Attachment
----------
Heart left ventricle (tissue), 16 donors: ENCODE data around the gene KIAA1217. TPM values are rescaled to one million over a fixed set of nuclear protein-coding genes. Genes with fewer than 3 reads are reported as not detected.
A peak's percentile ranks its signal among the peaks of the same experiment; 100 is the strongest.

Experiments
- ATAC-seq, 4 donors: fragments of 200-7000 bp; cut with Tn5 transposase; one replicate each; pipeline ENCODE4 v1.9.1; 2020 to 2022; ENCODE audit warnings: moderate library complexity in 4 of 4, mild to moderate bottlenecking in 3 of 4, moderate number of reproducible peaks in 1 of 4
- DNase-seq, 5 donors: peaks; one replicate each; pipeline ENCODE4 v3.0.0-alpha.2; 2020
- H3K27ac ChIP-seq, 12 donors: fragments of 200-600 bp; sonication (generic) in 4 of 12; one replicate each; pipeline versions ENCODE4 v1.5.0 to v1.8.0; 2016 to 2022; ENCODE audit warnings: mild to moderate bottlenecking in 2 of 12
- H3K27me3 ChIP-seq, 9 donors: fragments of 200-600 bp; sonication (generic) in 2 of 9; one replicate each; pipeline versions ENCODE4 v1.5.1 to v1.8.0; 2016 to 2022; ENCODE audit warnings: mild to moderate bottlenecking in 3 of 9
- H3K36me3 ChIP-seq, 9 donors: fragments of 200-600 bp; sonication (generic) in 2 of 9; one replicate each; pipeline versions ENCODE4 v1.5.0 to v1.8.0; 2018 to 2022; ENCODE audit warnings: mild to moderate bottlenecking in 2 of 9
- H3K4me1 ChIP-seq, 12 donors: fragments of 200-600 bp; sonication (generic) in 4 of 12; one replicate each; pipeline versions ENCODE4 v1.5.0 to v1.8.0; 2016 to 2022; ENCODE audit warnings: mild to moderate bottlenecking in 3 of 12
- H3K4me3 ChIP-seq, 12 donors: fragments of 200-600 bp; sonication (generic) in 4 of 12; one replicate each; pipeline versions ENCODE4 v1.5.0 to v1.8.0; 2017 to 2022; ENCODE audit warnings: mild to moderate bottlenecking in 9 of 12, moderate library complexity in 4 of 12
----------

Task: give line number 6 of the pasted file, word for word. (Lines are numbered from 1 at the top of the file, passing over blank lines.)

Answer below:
- H3K27ac ChIP-seq, 12 donors: fragments of 200-600 bp; sonication (generic) in 4 of 12; one replicate each; pipeline versions ENCODE4 v1.5.0 to v1.8.0; 2016 to 2022; ENCODE audit warnings: mild to moderate bottlenecking in 2 of 12